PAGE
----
This article was written by Sarah Yu and Ben Micallef.
There has been an increase in publicity around the underpayment of employees. Employers will soon be able to take advantage of the government’s proposed amnesty and correct any failure in the period from 1 July 1992 to 31 March 2018 to fully comply with their Superannuation Guarantee (SG) obligations and avoid fees, penalties and taxes that would otherwise be payable. Following the amnesty, employers who have not complied with their SG obligations in this period will face a penalty of at least 100% of the SG charge.
The SG gap
The SG legislation requires employers to contribute 9.5% of employee’s ordinary time earnings into a superannuation fund for each employee, director and certain independent contractors. However, there has been significant non-compliance with these obligations. The ATO has estimated that the SG gap for the 2016-2017 financial year was $2.3 billion.
Failing to contribute correct the amount to an employee’s superannuation has a range of consequences for employers. They are potentially liable for fees, penalties and taxes, including:
- a SG charge, which comprises the total of the individual SG shortfalls, interest at 10% per annum and the employer’s administration component ($20 per employee with a SG shortfall);
- penalties under Part 7 of the Superannuation Guarantee (Administration) Act 1992 (Cth) (which can be up to 200% of the underlying SG charge) (Part 7 Penalties); and
- a general interest charge (GIC) where the SG charge or Part 7 Penalties are not paid by the due date.
These payments are not tax deductible. In addition, there is a reputational risk for the employer, directors and management and the risk that directors of an employer that underpays SG may become personally liable to pay any unpaid SG liabilities.
Treasury Laws Amendment (Recovering Unpaid Superannuation) Bill 2019
In this context, the amnesty that will be offered by the Government is attractive and should be utilised by employers who have not complied with their SG obligations. The Treasury Laws Amendment (Recovering Unpaid Superannuation) Bill 2019 (Bill) was passed by the House of Representatives this week (although it is yet to pass the Senate). The Bill aims to encourage employers to voluntarily self-correct historical non-compliance with their SG obligations.
It achieves this goal by adopting a ‘carrot and stick’ approach.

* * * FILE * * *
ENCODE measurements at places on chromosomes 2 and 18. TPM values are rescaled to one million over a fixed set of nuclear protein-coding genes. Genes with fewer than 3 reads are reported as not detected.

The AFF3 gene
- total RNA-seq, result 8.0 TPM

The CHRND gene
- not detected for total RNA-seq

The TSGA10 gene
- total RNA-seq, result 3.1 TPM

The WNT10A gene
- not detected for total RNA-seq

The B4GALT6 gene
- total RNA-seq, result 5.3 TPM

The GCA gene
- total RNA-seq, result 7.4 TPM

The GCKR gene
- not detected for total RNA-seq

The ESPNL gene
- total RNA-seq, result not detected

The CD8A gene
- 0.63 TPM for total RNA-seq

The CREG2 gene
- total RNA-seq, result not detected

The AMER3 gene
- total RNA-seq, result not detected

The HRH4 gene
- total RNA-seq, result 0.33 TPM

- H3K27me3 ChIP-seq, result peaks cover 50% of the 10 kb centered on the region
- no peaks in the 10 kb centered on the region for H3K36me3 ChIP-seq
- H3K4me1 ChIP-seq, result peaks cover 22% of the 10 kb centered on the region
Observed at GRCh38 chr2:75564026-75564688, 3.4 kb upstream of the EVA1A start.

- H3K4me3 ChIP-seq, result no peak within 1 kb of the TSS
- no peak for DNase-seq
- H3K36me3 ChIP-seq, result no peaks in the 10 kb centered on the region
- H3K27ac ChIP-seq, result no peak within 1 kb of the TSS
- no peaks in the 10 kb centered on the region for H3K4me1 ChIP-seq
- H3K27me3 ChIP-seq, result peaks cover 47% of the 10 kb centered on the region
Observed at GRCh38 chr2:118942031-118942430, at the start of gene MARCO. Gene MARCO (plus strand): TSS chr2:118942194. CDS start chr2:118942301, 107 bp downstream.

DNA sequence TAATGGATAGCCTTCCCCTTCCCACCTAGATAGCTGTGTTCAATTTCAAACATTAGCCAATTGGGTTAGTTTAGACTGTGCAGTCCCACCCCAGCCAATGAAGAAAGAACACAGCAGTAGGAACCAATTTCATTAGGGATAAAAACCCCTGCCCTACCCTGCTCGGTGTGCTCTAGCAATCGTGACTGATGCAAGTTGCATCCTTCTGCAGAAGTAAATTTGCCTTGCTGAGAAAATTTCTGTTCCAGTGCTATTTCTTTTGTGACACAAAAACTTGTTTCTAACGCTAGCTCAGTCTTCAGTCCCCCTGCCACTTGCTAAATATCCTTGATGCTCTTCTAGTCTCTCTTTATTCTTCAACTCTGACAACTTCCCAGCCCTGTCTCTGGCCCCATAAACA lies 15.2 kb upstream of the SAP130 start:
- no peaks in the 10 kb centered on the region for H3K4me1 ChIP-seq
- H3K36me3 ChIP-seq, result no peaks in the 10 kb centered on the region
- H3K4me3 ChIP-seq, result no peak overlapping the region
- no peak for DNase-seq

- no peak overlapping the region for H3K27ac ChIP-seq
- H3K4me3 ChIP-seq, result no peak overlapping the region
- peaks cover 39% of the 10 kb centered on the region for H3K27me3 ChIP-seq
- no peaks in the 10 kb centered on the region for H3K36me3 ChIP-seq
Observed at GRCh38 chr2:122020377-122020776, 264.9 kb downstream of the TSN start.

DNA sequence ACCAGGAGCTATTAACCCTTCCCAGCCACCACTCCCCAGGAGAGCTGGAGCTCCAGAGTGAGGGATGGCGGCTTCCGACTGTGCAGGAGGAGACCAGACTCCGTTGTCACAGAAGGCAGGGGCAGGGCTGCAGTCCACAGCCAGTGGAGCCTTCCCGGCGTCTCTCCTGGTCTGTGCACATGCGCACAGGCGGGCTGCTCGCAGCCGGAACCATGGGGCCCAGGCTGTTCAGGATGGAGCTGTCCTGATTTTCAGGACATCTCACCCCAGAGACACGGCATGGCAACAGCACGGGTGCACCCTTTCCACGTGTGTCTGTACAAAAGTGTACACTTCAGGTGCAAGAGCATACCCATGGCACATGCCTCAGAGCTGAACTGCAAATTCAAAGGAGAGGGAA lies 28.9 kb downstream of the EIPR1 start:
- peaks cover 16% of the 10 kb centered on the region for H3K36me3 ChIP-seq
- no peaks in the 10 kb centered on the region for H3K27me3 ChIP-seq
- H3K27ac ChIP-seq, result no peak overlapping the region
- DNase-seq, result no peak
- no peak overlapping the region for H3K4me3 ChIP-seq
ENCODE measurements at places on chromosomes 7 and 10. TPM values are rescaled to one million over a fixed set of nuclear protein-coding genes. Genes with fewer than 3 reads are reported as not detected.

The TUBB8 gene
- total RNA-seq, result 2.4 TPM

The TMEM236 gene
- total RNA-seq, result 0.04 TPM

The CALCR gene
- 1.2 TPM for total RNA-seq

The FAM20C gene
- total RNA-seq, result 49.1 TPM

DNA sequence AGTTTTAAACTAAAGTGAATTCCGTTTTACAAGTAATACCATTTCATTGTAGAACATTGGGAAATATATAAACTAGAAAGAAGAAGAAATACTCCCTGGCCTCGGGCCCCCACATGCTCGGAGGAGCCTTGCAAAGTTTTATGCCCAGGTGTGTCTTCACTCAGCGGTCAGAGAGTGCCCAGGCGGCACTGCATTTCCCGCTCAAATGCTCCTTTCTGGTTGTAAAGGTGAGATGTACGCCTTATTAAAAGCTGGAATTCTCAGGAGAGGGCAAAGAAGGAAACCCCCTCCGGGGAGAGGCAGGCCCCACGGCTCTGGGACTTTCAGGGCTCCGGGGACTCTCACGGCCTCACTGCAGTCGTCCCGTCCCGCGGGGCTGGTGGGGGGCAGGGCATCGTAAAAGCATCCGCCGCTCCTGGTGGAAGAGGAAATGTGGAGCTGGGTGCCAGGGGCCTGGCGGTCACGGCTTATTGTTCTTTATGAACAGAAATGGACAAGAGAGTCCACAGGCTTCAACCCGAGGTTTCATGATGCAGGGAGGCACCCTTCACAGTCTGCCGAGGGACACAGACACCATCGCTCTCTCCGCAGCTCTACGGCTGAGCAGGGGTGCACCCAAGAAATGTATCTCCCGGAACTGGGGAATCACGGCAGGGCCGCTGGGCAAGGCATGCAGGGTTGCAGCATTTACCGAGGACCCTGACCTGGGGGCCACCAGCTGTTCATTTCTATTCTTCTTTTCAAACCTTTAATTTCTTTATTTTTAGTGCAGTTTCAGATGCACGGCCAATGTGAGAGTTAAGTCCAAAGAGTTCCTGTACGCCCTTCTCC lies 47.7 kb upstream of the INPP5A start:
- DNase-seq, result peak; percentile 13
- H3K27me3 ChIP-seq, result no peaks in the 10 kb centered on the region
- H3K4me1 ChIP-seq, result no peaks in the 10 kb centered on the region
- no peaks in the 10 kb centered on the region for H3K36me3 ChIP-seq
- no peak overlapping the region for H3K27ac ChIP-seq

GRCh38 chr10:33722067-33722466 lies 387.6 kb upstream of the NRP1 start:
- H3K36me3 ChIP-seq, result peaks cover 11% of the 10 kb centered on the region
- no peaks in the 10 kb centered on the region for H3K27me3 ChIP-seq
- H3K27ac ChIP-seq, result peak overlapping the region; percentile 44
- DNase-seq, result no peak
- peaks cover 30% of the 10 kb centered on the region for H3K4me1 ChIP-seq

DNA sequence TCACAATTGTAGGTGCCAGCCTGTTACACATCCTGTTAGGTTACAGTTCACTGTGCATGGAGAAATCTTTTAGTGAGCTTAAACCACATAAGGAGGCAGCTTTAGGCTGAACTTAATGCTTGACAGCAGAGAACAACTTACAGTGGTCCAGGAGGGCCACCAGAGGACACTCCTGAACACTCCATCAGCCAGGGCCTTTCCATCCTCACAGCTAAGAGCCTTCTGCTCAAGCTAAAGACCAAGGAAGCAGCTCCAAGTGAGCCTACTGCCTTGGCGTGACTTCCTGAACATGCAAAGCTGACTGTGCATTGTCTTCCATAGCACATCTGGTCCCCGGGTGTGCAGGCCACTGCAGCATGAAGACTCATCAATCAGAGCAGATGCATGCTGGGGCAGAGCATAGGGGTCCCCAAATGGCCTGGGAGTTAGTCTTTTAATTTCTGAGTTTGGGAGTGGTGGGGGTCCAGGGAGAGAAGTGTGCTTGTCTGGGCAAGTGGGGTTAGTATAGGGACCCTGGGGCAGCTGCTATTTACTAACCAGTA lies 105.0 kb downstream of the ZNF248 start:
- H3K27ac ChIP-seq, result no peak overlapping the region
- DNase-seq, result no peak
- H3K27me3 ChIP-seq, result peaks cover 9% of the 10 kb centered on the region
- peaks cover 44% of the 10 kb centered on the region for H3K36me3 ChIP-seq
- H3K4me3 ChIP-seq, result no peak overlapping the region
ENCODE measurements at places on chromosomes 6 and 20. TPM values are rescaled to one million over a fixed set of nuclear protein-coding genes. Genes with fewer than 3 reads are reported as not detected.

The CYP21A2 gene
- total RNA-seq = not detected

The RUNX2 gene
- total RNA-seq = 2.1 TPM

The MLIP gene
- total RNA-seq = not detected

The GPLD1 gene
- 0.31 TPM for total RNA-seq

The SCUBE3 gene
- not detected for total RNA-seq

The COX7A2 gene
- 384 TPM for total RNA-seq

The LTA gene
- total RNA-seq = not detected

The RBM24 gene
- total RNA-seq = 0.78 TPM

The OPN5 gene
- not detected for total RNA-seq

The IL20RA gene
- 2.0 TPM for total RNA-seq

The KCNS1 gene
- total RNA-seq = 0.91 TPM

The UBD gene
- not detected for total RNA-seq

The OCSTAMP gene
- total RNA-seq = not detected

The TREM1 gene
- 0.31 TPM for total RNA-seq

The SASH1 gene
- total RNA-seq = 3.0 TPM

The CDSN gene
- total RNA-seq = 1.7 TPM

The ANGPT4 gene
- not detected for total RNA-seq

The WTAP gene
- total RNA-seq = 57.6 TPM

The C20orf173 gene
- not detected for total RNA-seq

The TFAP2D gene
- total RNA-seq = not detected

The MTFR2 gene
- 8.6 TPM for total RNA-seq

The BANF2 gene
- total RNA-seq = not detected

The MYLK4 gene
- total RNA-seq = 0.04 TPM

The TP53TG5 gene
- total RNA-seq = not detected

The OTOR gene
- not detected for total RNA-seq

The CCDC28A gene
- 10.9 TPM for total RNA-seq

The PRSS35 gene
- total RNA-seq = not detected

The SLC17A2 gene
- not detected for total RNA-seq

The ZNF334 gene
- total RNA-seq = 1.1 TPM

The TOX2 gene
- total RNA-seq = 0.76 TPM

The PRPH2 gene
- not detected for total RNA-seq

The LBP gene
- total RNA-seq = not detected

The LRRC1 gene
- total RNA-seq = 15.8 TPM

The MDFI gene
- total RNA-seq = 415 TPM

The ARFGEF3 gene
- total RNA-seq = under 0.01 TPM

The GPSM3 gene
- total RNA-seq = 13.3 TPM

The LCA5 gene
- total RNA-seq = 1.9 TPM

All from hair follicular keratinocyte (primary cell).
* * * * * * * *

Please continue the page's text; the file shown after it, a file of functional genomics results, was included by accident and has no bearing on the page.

- The ‘carrot’: Employers may qualify for an amnesty and take advantage of reduced fees and penalties and special tax deductions (Amnesty). There is no liability to pay a Part 7 penalty or an administration component in respect of amounts of SG shortfalls that are disclosed under, and qualify for, the Amnesty. In addition, payments of a SG charge, or contributions to offset a SG charge, made during the Amnesty period, may be tax deductible.
- The ‘stick’: There are increased minimum penalties for employers who fail to come forward during the Amnesty period and disclose historical non-compliance with their SG obligations. From the day after the Amnesty ends, the Commissioner of Taxation (Commissioner) is unable to remit Part 7 Penalties to less than 100% of the SG charge payable in respect of historical quarters covered by the Amnesty. This is significant because, in our experience, the Commissioner would remit the Part 7 Penalties to an employer who self-reported non-compliance with its SG obligations and paid the SG charge. Accordingly, it will be significantly more costly for an employer to address SG non-compliance after the Amnesty period ends.
Employers must satisfy certain eligibility requirements in order to qualify for the Amnesty. Employers must disclose to the Commissioner SG shortfalls for the first time in an approved format. This disclosure must be made during the Amnesty period, which is from 24 May 2018 until 6 months after the day the Bill receives Royal Assent. The Amnesty only applies in respect of SG shortfalls prior to and including the quarter starting on 1 January 2018. The employer must pay the SG shortfall during the Amnesty period. Finally, an employer will be disqualified from the Amnesty if they have failed to pay, or enter into and comply with, an arrangement to pay a SG charge or if they have been informed by the Commissioner that the Commissioner is examining, or intends to examine, the employer’s compliance with their SG obligations.
The Bill also makes some consequential amendments to ensure employees are not disadvantaged by employers making contributions under the Amnesty. The Commissioner can, on its own initiative, make a determination to disregard or reallocate an employer’s contribution under the Amnesty to ensure an employee does not exceed their annual concessional contributions cap. In addition, contributions under the Amnesty are excluded from the calculation of an employee’s ‘low tax contributed amounts’ and will not attract additional tax under Division 293 of the Income Tax Assessment Act 1997 (Cth).